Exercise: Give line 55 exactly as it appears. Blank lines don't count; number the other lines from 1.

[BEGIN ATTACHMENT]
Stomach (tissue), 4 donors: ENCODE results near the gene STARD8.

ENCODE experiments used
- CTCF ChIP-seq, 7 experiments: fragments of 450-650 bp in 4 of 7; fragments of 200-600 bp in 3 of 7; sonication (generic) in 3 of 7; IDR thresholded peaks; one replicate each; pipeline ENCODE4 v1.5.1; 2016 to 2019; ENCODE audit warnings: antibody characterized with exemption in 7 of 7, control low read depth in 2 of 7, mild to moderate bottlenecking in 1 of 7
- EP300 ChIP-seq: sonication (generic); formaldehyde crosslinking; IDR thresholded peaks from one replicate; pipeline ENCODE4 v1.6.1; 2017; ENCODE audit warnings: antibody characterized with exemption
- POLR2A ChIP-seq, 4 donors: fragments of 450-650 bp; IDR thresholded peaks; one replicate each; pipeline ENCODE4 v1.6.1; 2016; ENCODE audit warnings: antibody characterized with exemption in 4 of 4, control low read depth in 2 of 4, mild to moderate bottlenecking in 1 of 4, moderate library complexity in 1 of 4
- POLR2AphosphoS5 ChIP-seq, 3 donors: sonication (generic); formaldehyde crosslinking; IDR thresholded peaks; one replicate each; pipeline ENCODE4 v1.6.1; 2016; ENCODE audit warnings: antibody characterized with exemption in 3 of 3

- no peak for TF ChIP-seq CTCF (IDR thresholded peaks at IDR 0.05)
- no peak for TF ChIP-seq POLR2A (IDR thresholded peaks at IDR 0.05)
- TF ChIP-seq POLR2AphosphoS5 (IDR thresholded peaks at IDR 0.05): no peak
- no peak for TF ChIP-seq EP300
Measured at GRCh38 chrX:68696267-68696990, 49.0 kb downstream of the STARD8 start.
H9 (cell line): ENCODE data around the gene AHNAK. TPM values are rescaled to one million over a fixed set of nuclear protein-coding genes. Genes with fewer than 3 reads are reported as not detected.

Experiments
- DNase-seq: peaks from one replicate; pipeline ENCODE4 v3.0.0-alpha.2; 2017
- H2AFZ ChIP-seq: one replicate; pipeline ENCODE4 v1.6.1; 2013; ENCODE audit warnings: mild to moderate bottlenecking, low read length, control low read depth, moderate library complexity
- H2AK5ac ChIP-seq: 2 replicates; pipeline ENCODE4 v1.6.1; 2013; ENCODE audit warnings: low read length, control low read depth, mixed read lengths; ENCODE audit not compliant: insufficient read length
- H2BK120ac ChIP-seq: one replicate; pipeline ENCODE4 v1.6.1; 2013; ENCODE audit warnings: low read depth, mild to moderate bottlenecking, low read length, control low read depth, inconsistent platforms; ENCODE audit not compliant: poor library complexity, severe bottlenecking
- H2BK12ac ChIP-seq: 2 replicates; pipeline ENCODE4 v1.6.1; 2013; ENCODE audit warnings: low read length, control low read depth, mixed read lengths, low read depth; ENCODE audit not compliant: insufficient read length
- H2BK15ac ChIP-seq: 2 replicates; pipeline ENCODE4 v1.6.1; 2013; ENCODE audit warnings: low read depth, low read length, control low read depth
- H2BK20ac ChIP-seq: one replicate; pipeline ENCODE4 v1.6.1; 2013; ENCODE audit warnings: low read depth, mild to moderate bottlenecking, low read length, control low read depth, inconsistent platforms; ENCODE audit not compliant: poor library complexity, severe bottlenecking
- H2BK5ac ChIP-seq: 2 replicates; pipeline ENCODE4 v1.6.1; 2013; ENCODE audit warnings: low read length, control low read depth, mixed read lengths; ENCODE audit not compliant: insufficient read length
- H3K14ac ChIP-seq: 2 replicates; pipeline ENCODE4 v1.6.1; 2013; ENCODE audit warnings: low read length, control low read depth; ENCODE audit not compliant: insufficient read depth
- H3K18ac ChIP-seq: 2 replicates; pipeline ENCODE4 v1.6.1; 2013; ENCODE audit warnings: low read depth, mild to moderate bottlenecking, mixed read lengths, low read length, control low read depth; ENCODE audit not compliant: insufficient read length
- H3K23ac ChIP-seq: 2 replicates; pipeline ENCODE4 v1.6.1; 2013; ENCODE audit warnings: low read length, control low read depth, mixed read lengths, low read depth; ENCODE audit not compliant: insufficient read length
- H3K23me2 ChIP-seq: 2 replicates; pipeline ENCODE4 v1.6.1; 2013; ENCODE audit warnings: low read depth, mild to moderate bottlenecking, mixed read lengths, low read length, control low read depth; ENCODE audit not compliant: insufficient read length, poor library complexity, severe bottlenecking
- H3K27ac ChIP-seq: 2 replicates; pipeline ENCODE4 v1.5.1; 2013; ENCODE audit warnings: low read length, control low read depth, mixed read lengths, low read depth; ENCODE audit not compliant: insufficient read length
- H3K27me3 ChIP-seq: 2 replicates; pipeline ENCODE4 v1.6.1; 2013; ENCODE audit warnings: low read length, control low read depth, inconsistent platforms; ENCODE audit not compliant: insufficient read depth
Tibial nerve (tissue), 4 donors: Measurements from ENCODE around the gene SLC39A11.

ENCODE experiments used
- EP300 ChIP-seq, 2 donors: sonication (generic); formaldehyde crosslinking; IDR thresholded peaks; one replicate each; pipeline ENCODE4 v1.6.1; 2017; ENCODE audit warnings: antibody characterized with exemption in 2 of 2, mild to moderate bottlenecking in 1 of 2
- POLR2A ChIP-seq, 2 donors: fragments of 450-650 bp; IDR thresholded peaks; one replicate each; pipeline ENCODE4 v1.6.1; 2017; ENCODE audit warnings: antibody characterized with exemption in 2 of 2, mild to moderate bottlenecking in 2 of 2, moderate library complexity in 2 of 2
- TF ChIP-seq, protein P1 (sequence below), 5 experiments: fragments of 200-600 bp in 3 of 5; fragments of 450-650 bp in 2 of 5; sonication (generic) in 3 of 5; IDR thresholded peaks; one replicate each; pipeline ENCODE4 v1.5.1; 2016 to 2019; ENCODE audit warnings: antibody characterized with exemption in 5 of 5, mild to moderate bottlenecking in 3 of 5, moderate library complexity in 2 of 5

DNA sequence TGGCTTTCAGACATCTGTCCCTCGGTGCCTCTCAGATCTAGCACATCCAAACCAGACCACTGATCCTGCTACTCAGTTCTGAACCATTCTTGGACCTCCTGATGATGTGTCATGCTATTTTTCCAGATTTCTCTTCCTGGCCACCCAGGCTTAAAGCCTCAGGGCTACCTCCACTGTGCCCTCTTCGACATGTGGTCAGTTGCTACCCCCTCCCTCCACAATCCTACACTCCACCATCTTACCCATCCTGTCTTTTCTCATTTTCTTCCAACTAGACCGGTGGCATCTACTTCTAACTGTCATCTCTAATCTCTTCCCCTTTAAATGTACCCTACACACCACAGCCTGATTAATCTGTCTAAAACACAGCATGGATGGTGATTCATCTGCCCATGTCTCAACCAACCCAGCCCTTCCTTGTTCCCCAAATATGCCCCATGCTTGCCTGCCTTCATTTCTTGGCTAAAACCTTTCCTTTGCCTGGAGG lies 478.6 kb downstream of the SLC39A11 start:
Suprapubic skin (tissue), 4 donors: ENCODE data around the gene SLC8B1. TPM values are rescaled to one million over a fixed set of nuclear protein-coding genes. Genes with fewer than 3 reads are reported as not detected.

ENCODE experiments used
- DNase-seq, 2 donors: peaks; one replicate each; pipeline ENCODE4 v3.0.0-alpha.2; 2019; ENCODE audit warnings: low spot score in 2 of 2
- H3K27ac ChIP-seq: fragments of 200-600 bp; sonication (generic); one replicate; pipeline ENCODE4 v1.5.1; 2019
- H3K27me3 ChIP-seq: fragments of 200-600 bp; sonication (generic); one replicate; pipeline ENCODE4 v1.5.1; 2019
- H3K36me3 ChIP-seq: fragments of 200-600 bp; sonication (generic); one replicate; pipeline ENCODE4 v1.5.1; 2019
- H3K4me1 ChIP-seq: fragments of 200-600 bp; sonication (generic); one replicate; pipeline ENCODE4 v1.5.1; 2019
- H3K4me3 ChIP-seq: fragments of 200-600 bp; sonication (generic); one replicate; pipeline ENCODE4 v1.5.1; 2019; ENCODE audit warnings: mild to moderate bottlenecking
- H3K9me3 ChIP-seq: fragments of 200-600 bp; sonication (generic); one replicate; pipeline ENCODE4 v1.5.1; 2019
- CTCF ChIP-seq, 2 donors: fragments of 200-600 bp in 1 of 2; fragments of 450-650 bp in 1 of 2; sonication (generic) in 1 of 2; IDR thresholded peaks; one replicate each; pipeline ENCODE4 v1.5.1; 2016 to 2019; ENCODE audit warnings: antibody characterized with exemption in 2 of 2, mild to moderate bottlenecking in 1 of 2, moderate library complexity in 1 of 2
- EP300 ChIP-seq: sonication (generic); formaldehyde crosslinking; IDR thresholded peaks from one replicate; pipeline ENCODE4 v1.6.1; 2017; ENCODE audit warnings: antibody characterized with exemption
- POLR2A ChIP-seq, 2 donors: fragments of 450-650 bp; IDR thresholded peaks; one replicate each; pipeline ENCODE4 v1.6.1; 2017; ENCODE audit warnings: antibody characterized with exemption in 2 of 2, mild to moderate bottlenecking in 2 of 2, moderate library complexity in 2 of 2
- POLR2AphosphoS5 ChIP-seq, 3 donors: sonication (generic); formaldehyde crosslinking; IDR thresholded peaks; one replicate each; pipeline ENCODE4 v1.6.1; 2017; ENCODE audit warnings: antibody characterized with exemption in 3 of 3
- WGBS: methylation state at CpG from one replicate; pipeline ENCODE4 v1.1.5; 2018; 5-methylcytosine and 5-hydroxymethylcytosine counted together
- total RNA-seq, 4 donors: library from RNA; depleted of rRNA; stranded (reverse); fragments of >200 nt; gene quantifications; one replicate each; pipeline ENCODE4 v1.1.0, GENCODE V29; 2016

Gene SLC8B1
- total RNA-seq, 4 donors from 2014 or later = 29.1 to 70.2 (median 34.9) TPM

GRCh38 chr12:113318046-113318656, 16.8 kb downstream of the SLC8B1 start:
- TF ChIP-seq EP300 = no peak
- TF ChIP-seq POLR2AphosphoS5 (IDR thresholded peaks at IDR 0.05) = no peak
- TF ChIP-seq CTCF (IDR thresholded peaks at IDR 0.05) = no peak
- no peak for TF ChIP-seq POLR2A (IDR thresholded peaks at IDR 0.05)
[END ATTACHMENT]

- no peak for TF ChIP-seq POLR2A (IDR thresholded peaks at IDR 0.05)